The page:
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OSU Extension adds new contact numbers to wildfire recovery assistance

Photo by Todd Johnson cotton-field-training-web
A farmer hurries to create a firebreak not only to protect his own property but also nearby homes in Seiling as Dewey County flames rage on.
OSU Cooperative Extension is charged with collecting and disseminating items such as hay, supplemental livestock feed, milk replacer for calves that lost their mothers and fencing supplies to restore boundaries and protect wandering animals.

New Oklahoma Cooperative Extension Service phone numbers have been added for producers seeking or those wishing to donate agricultural supplies and services as part of the wildfire recovery efforts.

Oklahoma State University Cooperative Extension is working closely with the State Office of Emergency Management and taking the lead in organizing agricultural-related relief efforts for Dewey, Custer, Roger Mills and Woodward counties.

Dee Cooper, OSU Cooperative Extension director for the state’s Western District, said two more phone numbers were added on April 14 by which producers and others can contact Extension coordinators regarding agricultural-related needs and donations. The phone numbers are: 405-496-9329 and 405-397-7912, joining the initial phone number contact of 405-590-0106 released to the public on Friday, April 13.

“Our intent is to help things move along as speedily as possible given the urgent needs many people will have, so call any of the three numbers,” Cooper said. “It’s never easy but the good-neighbor policy is always in evidence when disasters hit Oklahoma, both by the professionals and many kind-hearted volunteers.”

In terms of collecting and disseminating agricultural-related products, OSU Cooperative Extension is in charge of items such as hay, supplemental livestock feed, milk replacer for calves that lost their mothers and fencing supplies to restore boundaries and protect wandering animals.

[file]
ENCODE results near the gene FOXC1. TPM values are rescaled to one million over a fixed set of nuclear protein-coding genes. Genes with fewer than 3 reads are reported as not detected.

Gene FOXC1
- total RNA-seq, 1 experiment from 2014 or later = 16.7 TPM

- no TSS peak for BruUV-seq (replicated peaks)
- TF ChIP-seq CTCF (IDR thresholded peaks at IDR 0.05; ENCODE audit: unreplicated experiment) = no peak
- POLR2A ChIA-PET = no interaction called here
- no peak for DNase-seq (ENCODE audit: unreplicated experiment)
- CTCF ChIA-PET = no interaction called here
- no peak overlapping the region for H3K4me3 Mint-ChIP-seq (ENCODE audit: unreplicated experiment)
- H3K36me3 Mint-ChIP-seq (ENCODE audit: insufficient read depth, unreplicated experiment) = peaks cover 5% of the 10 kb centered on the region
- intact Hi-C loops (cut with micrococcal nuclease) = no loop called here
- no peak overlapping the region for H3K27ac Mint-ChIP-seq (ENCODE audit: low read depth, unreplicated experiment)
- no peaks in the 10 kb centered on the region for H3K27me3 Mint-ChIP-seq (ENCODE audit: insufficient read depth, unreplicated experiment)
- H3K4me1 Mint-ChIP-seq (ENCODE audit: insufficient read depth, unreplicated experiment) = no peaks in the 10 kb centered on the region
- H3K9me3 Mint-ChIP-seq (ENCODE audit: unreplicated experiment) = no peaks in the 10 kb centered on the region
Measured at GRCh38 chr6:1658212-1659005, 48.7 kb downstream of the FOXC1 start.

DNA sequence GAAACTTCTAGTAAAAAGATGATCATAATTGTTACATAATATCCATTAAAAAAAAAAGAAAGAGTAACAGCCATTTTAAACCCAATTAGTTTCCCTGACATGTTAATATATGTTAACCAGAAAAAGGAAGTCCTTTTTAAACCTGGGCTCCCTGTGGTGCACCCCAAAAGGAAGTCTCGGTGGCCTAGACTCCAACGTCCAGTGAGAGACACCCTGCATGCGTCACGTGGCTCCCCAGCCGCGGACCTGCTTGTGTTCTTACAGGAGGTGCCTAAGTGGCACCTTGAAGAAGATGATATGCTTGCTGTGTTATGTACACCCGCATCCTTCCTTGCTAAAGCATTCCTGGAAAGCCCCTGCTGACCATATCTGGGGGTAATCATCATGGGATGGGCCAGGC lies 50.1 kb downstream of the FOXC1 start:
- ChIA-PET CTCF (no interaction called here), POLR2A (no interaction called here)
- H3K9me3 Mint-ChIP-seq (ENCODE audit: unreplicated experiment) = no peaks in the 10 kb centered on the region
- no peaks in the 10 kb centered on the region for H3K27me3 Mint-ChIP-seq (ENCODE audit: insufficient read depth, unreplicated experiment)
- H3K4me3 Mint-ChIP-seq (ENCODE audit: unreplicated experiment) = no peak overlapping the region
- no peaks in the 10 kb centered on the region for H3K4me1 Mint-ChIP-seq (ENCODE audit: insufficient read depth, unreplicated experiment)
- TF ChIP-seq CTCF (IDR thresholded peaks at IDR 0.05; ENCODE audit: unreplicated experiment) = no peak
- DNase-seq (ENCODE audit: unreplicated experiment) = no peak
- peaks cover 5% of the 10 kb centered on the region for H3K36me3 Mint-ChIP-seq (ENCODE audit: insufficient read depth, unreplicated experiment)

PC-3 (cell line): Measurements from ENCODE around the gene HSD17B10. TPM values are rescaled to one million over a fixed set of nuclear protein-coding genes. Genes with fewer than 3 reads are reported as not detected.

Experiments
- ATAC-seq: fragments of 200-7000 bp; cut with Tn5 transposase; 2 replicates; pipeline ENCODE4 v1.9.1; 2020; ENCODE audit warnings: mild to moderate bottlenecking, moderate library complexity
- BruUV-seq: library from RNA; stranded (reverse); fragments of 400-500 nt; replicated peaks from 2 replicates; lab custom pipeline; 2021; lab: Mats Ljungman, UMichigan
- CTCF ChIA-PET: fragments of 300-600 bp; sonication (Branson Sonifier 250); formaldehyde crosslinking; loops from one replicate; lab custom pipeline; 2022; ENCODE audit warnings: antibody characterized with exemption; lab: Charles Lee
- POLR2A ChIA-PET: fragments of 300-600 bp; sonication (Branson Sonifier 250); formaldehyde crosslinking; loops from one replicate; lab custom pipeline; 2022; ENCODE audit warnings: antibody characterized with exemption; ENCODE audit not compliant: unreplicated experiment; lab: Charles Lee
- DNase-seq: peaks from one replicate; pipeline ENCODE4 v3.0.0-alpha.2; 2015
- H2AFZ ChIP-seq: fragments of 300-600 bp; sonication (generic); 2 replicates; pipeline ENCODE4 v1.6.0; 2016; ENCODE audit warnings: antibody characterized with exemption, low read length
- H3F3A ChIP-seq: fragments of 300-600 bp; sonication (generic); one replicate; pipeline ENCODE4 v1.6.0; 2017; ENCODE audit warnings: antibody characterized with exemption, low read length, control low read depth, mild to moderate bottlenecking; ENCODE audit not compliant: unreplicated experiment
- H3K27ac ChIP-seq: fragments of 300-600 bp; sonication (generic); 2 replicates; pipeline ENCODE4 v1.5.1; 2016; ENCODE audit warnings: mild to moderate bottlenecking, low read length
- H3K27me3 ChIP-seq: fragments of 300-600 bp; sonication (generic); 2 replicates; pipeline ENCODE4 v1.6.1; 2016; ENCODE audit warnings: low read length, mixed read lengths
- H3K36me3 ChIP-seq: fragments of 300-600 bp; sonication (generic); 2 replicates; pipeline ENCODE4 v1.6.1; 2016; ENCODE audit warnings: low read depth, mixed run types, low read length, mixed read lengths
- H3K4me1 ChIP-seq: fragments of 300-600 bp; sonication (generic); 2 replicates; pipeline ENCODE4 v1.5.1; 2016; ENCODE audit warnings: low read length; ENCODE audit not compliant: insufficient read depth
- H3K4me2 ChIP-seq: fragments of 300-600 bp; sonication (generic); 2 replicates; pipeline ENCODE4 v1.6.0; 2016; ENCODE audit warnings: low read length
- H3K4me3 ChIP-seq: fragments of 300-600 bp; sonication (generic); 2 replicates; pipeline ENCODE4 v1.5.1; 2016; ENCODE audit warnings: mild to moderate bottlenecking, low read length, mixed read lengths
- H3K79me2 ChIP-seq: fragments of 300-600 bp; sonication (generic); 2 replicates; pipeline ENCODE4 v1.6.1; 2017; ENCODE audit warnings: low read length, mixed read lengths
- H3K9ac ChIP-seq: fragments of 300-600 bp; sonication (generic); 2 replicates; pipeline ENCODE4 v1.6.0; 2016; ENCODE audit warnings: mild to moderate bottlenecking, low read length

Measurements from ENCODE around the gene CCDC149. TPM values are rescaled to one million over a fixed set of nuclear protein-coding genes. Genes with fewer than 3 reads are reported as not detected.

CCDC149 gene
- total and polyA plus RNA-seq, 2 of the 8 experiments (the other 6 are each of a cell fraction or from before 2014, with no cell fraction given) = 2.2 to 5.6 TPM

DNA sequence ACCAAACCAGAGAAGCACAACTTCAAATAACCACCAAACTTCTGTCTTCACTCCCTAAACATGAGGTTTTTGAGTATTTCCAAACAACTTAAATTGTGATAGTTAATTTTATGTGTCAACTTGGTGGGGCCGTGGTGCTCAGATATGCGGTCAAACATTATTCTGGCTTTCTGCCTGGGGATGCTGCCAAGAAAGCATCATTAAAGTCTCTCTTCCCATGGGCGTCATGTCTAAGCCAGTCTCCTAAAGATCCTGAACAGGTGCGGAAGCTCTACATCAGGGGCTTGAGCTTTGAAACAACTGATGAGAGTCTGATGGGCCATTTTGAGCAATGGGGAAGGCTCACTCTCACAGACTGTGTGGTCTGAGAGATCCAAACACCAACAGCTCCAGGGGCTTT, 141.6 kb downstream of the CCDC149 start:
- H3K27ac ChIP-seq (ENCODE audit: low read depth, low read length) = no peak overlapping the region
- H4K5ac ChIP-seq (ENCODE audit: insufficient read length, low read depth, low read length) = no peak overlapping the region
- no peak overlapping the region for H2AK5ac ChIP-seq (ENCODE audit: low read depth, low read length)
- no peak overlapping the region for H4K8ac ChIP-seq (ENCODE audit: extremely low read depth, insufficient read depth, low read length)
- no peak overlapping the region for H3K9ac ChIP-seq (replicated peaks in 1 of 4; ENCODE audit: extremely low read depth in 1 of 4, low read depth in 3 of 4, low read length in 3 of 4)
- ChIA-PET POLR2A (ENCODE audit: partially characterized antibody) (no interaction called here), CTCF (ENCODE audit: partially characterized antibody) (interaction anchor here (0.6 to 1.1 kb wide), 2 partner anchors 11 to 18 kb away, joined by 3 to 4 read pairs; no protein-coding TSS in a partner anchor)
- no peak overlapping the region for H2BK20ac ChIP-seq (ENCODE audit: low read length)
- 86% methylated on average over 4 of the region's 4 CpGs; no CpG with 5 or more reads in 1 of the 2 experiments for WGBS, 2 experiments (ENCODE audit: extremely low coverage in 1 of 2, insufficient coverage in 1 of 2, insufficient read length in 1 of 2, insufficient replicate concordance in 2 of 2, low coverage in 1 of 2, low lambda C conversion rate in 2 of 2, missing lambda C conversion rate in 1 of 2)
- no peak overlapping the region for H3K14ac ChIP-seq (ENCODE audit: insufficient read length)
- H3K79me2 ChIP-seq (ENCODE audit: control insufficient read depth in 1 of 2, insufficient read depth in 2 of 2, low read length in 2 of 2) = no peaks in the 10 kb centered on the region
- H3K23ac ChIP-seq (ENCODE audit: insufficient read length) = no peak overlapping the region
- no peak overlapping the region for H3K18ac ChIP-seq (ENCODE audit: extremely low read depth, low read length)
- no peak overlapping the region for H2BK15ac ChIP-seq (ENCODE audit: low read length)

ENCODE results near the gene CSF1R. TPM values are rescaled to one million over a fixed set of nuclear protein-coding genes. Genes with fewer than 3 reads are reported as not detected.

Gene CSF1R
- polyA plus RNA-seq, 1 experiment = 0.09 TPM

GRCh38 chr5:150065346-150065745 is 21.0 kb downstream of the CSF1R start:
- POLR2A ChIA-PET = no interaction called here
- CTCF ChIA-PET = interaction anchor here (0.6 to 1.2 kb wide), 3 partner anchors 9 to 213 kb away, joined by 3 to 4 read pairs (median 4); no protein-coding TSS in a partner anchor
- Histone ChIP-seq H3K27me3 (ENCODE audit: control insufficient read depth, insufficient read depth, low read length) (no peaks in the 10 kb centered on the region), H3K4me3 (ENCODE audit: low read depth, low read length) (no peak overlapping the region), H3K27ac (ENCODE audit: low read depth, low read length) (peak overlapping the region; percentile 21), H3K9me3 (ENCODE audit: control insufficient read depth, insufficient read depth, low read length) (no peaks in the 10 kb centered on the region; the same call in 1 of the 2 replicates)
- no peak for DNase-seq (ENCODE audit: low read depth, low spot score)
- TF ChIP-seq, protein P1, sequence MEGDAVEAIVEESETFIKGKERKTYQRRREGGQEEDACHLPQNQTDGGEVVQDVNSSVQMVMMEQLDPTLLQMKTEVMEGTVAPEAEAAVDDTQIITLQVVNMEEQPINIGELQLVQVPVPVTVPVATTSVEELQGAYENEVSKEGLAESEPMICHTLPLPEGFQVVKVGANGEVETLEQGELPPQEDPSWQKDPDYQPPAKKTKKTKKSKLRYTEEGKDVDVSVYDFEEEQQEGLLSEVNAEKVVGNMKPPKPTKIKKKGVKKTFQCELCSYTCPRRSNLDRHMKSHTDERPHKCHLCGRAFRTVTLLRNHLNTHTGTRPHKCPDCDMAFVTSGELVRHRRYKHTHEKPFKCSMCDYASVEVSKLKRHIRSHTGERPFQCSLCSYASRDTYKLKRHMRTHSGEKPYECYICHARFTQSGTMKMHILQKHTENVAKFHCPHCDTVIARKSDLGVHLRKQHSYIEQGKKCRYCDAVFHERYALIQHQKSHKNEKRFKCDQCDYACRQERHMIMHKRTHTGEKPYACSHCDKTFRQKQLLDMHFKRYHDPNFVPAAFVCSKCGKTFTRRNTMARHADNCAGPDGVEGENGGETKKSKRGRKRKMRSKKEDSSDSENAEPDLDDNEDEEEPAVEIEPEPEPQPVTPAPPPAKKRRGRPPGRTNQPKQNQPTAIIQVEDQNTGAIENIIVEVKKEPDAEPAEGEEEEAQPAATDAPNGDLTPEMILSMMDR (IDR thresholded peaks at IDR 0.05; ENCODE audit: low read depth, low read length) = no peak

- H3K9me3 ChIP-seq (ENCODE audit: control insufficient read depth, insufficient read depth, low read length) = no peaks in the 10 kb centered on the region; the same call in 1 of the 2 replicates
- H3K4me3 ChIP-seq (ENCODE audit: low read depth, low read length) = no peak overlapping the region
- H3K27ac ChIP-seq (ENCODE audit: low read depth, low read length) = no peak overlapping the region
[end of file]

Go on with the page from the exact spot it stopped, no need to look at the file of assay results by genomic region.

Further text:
Monetary donations for agricultural enterprises are being handled by the Oklahoma Cattlemen’s Association Foundation.

“Extension is not handling any money, but we will be matching up people who want to donate their time and effort with producers needing help to rebuild fences, transport hay and similar farm and ranch activities,” said Dana Bay, Woodward County Extension agricultural educator.

As of this writing, it is estimated more than 366,000 acres have burned across the state since April 12, including expansive fires in Woodward and Dewey counties that prompted numerous evacuations.

Gov. Mary Fallin declared a state of emergency for 52 counties on April 13. Under the governor’s executive order, state agencies may make emergency purchases and acquisitions needed to expedite the delivery of resources to local jurisdictions.

For those personally affected, rebuilding and recovery begin almost immediately after the wildfires have been extinguished. Educational resources detailing everything from the proper ways to dispose of dead livestock to post-wildfire home cleanup and post-disaster safety are available through each OSU Cooperative Extension county office, and online at

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